On the surface, the Woodlands neighborhood of Tamarac looks the same today as it did a year ago.
The yards of the 890 homes in this single square mile of Northwest Broward are neatly tended. At the clubhouse, elderly men in shorts and polo shirts troop through the clubhouse or zip by in golf carts on their way to the two 18-hole courses. The daily bridge games go on.
But under the surface, this Tamarac neighborhood -- home to 50 victims of investment advisor Bernard Madoff's fraudulent investments -- has taken a blow.
A year ago this week, Madoff was arrested in his Manhattan apartment and charged with the biggest Ponzi scheme in history. The 71-year-old Madoff is now serving a 150-year term in federal prison.
One of the areas hardest hit was the Woodlands, with more victims than Chicago, Los Angeles or West Palm Beach. Many had been investing with Madoff for decades.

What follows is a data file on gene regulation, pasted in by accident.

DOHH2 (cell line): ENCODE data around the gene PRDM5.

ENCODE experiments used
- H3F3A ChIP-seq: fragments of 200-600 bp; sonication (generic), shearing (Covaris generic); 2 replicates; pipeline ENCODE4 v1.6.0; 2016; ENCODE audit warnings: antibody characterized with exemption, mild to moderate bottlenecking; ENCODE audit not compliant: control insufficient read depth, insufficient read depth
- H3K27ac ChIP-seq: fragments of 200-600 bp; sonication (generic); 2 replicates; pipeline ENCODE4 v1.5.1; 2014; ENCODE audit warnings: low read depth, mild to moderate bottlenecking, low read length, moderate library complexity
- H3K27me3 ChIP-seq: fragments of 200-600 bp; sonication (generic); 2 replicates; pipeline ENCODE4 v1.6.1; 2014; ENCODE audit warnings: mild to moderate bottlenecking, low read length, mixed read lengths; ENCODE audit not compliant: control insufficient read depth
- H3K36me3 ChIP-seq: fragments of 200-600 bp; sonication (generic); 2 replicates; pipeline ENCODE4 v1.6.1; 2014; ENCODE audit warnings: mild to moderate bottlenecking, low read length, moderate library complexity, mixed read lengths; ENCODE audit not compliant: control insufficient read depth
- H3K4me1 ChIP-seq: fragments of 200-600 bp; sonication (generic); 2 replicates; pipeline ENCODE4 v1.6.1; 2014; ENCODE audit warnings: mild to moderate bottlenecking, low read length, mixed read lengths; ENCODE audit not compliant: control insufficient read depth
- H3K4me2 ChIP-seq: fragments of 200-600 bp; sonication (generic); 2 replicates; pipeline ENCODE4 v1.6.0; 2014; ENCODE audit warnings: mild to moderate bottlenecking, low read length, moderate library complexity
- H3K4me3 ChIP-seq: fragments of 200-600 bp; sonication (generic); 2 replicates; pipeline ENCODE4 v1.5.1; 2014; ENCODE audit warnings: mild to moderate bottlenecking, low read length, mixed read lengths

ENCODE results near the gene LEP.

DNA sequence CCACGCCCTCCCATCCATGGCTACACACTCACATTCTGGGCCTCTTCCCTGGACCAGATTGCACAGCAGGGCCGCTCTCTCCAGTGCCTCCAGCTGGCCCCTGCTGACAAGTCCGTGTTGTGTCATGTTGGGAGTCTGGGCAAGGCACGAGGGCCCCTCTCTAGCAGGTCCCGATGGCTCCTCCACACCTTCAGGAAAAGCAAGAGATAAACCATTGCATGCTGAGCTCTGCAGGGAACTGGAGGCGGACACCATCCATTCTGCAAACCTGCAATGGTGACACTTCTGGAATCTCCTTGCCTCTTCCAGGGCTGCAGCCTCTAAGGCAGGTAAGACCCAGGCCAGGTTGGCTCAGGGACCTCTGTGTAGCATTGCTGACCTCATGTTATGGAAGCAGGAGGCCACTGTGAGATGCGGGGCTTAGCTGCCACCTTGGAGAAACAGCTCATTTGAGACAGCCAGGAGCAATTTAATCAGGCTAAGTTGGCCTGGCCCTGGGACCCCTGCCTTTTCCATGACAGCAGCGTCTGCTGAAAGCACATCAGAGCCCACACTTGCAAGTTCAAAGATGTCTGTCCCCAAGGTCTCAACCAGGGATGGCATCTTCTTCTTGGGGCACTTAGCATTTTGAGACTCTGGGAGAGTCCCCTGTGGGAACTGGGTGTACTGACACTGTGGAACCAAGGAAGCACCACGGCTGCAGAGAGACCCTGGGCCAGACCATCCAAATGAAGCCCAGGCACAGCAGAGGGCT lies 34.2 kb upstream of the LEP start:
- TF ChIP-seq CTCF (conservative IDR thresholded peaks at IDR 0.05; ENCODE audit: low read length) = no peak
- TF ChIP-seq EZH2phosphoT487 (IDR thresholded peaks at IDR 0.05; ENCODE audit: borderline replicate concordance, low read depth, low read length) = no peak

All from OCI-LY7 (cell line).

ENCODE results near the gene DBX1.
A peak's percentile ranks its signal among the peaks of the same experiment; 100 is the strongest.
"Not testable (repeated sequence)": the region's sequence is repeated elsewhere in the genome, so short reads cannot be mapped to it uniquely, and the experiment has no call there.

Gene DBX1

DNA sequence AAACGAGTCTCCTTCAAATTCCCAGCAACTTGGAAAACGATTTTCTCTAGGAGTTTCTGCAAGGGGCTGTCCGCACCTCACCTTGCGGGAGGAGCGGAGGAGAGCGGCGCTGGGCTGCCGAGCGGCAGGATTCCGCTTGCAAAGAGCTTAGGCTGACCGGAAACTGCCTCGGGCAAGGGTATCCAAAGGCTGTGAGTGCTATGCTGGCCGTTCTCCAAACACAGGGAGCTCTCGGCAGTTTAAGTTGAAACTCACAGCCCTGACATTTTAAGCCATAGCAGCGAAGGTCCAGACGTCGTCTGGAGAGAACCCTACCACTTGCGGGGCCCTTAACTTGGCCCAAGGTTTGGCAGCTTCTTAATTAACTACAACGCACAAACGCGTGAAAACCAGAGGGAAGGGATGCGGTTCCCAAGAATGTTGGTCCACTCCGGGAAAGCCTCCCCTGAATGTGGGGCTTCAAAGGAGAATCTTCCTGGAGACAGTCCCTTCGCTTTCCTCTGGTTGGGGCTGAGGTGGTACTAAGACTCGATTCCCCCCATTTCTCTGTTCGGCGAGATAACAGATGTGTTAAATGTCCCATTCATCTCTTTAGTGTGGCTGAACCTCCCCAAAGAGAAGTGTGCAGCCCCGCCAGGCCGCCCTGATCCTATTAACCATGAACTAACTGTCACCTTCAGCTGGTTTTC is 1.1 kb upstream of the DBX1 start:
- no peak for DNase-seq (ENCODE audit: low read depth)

Some residents have lost funds set aside for children and grandchildren; some cut back on charitable giving; at least two had to go back to work. Many are so worn out by the attention from lawyers and reporters that they won't talk publicly about Madoff anymore.
"Here are people who planned for their retirement," said Broward County Commissioner Ilene Lieberman, who moved into the neighborhood in 1997 but didn't invest with Madoff. "They thought they invested in a manner that guaranteed them an enjoyable life in their old age. It's hard to find a job at 85. It's a radical change."
In the Woodlands, as in other well-to-do communities, it was word of mouth that brought so many investors to Madoff.
For decades, residents of this manicured enclave -- many of them Jewish retirees drawn here since the 1960s and '70s, when many local clubs barred Jews -- have gathered at the country club.
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